Friday, December 17, 2010

Best Poetry Books of 2010 - Marcela Sulak

Marcela Sulak's selections:

Burn Lake by Carrie Fountain (Penguin)
This was a National Poetry Series winner, but I've been a fan of Carrie Fountain's incisive, funny, moving and biting social commentary, her astonishing line breaks (they look so normal) and her astute understanding of human nature, for years. This book masters the long history of class conflict (sections are introduced by 16th century letters of Don Juan de Onate) and the short history of inter-generational conflict (mother and daughter shopping in the mall in New Mexico). My favorite poems include teenagers musing about what a miracle is during a wildfire in a vacant lot the opening night of the local McDonald's, and insights into the logic that leads two girls to lock themselves in the trunk of a car while their parents get drunk during a Superbowl party. Reading this book reveals joints in the world you'd never suspected, as well as the glow of grace that emanates from them.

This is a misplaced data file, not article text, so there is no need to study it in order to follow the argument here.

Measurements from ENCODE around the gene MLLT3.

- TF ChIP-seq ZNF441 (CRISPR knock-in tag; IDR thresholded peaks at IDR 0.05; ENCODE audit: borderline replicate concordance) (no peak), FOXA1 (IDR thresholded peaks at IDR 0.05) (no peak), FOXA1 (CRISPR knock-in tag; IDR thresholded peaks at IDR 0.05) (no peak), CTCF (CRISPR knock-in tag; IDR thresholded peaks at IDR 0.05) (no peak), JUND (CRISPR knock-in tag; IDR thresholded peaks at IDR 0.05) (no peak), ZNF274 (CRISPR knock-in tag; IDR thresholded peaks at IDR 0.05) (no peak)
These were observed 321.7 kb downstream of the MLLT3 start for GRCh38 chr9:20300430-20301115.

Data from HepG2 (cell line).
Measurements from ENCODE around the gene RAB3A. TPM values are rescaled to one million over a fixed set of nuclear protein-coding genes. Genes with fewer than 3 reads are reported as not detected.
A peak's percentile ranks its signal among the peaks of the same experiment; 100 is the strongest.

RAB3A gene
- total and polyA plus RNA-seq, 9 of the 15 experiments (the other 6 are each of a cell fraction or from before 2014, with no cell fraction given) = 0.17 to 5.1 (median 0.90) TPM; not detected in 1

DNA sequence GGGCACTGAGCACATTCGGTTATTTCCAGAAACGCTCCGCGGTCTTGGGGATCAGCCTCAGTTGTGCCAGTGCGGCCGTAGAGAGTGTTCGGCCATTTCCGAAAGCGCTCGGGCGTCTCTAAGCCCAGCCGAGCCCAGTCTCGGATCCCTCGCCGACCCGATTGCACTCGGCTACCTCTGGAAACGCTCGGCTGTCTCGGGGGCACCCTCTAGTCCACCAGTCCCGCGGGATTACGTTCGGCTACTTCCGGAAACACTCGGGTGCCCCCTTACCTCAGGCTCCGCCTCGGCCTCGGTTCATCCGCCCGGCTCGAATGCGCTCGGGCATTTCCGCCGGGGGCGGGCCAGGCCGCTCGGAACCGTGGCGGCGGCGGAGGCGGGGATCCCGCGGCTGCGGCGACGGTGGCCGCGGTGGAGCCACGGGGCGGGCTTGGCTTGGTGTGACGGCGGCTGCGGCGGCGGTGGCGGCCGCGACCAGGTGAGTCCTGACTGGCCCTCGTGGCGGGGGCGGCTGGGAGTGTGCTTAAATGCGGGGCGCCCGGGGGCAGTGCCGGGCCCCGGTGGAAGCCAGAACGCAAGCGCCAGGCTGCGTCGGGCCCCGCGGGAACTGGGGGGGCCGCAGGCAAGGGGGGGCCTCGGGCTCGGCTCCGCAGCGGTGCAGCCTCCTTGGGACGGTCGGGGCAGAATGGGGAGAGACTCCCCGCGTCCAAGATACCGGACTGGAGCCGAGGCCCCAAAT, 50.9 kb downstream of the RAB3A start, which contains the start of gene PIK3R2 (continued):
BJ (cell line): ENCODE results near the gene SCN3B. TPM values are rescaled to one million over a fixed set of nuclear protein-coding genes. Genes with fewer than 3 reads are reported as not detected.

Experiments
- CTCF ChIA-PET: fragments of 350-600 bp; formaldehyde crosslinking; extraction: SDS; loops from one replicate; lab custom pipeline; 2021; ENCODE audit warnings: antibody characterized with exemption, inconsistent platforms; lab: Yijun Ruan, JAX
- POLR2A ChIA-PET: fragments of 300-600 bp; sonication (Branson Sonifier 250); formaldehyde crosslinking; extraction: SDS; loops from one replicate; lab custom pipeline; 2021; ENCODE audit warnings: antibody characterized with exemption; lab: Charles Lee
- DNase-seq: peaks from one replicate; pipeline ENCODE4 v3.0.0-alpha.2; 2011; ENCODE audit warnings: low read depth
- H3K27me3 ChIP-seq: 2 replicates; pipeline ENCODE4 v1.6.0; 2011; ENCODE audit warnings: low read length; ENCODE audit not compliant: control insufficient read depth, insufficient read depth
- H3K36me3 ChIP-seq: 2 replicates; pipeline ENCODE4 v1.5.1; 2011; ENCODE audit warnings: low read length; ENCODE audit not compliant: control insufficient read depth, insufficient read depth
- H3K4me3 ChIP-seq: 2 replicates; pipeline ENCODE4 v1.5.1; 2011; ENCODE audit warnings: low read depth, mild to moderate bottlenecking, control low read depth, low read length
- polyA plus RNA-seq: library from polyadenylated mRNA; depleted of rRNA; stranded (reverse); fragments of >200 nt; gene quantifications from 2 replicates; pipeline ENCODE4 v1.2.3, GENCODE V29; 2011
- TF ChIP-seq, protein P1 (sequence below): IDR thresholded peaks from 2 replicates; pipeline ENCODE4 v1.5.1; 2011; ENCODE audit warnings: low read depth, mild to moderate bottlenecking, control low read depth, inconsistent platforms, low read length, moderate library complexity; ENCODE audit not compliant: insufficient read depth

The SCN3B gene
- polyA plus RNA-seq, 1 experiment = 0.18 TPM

Tocquiville by Khaled Mattawa (New Issues)
I've rarely, if ever, read anything like this by someone writing in English. Part poetry of witness, part lyric, the collection is global in scope, and as deep as your most secret thoughts and fears. It will take you where you've never imagined there was to go, and it will take you to those places in yourself with which you are so familiar, you don't even notice. The territory is not comfortable, but our guide is one of the most sensitive, compassionate and intelligent people writing today.

Multiverse by Mike Smith (BlazeVOX)
Twenty-four poems that are really incantations or spells: each is mind-bending in its ability to make the familiar seem slightly strange, but strangely moving, as well. You would enjoy them all even without knowing that each of the twenty-four poems in this book are anagrams of one another. No letters have been added or left out.

* * *

Marcela Sulak, poet, translator and scholar, is the author of Immigrant, and the chapbook Of All The Things That Don't Exist, I Love You Best. She directs the Shaindy Rudoff Graduate Program in Creative Writing at Bar-Ilan University, where she is an assistant professor of English.

No comments: